• Be adaptable, flexible, and open-minded in the consideration and implementation of change.
  • Demonstrate analytical skills—anticipating, analyzing, and diagnosing problems and synthesizing large amounts of information.
  • Devote the necessary time and attention to be able to make informed decisions on issues that come before the Committee.
  • Once Committee decisions are made, support those decisions in a positive manner.


Public Representatives must ensure that information relating to all matters that come into their knowledge or possession in the course of their duties on the Committee remains confidential. Public Representatives are expected to maintain the confidentiality of all information shared at Committee meetings (including the views of other Committee members).


Public Representatives are expected to maintain an excellent Committee meeting attendance record. However, Public Representatives may participate in Committee meetings by conference telephone or other communications facilities (including videoconferencing), where permitted.


Public Representatives are expected to participate in Engineers and Geoscientists BC’s orientation program.


The Council may terminate the appointment of a Public Representative at any time.


Specific attributes, experience, and skills that are important to this role are set out below.

Basic Attributes

The basic attributes required of Public Representatives include the following:

  • BC resident;
  • Is not a registrant of Engineers and Geoscientists BC;
  • Has no immediate family members in the professions; and
  • Is free of known conflicts of interest or perceived conflicts of interest.

In addition, specific attributes that are important to this role include:

Public Focus and Integrity: Demonstrates a commitment to protecting the public by effectively regulating engineers and geoscientists.

  • At all times carries out responsibilities in the public interest;
  • Works to understand the needs and requirements of the public in relation to the profession;
  • Demonstrates dedication to meeting expectations of the public and gaining the public’s trust and support; and
  • Willing to act on and remain accountable for decisions made.

Decision Making: Uses a systematic approach to problem-solving and decision-making. Bases decisions on best available information and keeps the interests of the public in mind:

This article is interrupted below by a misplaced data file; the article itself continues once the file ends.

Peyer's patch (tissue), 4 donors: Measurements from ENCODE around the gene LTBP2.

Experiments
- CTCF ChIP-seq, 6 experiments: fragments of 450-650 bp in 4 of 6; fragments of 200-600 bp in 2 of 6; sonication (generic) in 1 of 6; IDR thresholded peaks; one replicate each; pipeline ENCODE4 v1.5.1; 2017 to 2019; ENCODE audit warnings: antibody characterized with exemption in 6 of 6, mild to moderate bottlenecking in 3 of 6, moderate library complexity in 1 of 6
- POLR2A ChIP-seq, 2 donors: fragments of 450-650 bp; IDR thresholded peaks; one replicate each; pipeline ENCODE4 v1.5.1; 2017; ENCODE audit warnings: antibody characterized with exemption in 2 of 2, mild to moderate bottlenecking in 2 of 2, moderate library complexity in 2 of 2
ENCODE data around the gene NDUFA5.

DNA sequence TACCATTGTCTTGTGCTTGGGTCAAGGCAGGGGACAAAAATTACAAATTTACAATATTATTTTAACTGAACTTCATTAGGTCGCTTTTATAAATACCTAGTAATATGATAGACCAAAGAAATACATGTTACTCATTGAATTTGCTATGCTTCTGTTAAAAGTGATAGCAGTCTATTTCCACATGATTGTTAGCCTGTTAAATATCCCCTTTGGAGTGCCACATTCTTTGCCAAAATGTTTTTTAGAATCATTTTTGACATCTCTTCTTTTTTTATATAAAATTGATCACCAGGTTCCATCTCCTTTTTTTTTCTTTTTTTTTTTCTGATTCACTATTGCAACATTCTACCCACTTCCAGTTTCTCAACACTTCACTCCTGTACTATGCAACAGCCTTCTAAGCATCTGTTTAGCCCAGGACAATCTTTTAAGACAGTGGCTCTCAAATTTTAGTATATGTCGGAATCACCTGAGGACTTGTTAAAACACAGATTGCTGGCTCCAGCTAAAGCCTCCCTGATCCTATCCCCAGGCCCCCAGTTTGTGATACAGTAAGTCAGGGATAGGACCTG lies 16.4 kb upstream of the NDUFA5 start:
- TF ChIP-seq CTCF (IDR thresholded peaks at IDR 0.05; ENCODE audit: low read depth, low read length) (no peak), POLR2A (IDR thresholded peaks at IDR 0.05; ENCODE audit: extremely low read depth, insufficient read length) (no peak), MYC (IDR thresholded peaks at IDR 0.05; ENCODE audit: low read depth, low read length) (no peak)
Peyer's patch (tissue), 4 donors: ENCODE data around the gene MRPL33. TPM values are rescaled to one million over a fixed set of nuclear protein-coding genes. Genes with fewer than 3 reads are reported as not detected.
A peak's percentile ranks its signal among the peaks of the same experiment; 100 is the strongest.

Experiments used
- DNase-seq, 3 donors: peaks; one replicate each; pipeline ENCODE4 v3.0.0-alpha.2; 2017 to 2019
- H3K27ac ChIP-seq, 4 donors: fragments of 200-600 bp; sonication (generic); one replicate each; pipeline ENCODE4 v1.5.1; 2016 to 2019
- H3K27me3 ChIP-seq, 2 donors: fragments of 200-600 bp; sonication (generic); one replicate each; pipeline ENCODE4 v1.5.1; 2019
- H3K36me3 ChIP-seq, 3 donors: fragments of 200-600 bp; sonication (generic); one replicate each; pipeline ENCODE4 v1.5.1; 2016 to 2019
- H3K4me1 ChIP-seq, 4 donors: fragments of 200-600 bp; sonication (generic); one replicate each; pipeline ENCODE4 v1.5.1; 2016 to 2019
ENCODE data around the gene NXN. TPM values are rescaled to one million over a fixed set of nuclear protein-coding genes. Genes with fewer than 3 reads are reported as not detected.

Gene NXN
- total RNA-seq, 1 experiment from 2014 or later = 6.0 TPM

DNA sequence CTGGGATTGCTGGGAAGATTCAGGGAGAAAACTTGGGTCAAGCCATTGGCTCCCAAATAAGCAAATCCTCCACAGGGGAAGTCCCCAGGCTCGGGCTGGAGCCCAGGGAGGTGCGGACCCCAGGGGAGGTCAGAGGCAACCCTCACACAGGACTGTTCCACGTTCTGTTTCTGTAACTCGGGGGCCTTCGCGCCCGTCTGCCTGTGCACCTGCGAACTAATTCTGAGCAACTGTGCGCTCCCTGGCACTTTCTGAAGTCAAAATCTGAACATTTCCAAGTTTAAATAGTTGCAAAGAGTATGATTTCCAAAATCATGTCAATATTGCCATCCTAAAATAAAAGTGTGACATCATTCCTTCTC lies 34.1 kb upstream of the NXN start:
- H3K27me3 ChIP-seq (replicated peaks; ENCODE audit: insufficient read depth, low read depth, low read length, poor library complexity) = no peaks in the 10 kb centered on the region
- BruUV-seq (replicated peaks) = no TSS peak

• Stands behind Committee decisions;
  • Works towards consensus decision-making whenever possible but is willing to express an oppositional view; and
  • Is able to review voluminous material within set timelines, assess implications, identify patterns, make connections, and narrow the issues to support Committee deliberations and good decision-making.

Communication Skills: Effectively communicates with others.

  • Actively listens to others’ opinions and ideas;
  • Committed to the role of the Committee as a whole, works to resolve issues, treats others in a respectful and supportive manner;
  • Able and willing to raise potentially controversial or difficult issues in a manner that encourages dialogue;
  • Shares knowledge and expertise to strengthen Committee performance;
  • Communicates key issues and concerns in a timely fashion; and
  • Communicates in a coherent, concise, and well-reasoned manner.

Specific Skills and Experience

Public Representatives should possess a combination of skills and experience relevant to the Committee’s oversight responsibilities. Preference will be given to candidates with the following:

  • Previous experience as a volunteer with a similar organization;
  • Experience in professional regulation and knowledge of the standards of practice and standards of professional ethics;
  • Operational or technical expertise relevant to the responsibilities of the Committee (e.g., legal, HR, governance, public sector administration, etc.); and
  • An understanding and appreciation of the development of policy and decision-making in a large, complex system, to ensure that decisions are based on objective principles, and informed by evidence and best practice.


Within the context of the required Committee skills, consideration is given to creating a Committee that provides a balance of perspectives. As such, Committees are to be composed of individuals who demonstrate a diversity of backgrounds, perspectives, problem-solving approaches, and expertise, amongst other considerations. For the purposes of Committee composition, diversity includes designation, discipline, region, gender, and ethnicity, including underrepresented groups. These attributes will be considered in assessing Public Representatives applications.

Compensation and Meeting Expenses

In recognition of their service, Public Representatives will be compensated at a rate of $100 for each committee meeting of four hours or less, and $200 for each meeting of more than four hours. Public Representatives will also be reimbursed for necessary expenses reasonably incurred in relation to their services as a Public Representative, with necessary prior authorization as outlined in the Expense Reimbursement Policy.


Benefits for serving as a Public Representative include:

  • Opportunity to protect the public’s interest in the field of engineering and geoscience;
  • Share your knowledge and experience obtained from other industries;
  • Consider and discuss interesting ethical and practical concerns arising in the profession;
  • Learn about a new area and adopt new skills;
  • Expand your network and make new connections with other Public Representatives and members of the professions; and
  • Be appreciated as a volunteer to well-respected professions.